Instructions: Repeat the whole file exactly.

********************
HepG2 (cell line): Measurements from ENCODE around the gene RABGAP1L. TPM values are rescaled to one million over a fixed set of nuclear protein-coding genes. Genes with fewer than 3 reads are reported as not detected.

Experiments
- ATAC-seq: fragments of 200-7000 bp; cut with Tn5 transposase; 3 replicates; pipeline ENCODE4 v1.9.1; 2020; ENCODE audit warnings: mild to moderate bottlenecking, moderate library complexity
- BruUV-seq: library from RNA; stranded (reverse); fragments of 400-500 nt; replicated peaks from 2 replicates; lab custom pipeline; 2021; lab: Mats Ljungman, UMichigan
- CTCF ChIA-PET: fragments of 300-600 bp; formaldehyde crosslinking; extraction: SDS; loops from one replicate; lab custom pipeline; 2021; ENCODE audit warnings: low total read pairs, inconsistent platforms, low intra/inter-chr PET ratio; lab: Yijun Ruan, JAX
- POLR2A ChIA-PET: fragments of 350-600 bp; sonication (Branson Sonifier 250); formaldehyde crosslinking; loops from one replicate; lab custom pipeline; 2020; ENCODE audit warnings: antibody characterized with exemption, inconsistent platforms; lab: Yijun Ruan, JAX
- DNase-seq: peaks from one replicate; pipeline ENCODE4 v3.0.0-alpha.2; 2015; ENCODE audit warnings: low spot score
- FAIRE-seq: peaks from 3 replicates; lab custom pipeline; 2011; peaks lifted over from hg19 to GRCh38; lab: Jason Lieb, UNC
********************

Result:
HepG2 (cell line): Measurements from ENCODE around the gene RABGAP1L. TPM values are rescaled to one million over a fixed set of nuclear protein-coding genes. Genes with fewer than 3 reads are reported as not detected.

Experiments
- ATAC-seq: fragments of 200-7000 bp; cut with Tn5 transposase; 3 replicates; pipeline ENCODE4 v1.9.1; 2020; ENCODE audit warnings: mild to moderate bottlenecking, moderate library complexity
- BruUV-seq: library from RNA; stranded (reverse); fragments of 400-500 nt; replicated peaks from 2 replicates; lab custom pipeline; 2021; lab: Mats Ljungman, UMichigan
- CTCF ChIA-PET: fragments of 300-600 bp; formaldehyde crosslinking; extraction: SDS; loops from one replicate; lab custom pipeline; 2021; ENCODE audit warnings: low total read pairs, inconsistent platforms, low intra/inter-chr PET ratio; lab: Yijun Ruan, JAX
- POLR2A ChIA-PET: fragments of 350-600 bp; sonication (Branson Sonifier 250); formaldehyde crosslinking; loops from one replicate; lab custom pipeline; 2020; ENCODE audit warnings: antibody characterized with exemption, inconsistent platforms; lab: Yijun Ruan, JAX
- DNase-seq: peaks from one replicate; pipeline ENCODE4 v3.0.0-alpha.2; 2015; ENCODE audit warnings: low spot score
- FAIRE-seq: peaks from 3 replicates; lab custom pipeline; 2011; peaks lifted over from hg19 to GRCh38; lab: Jason Lieb, UNC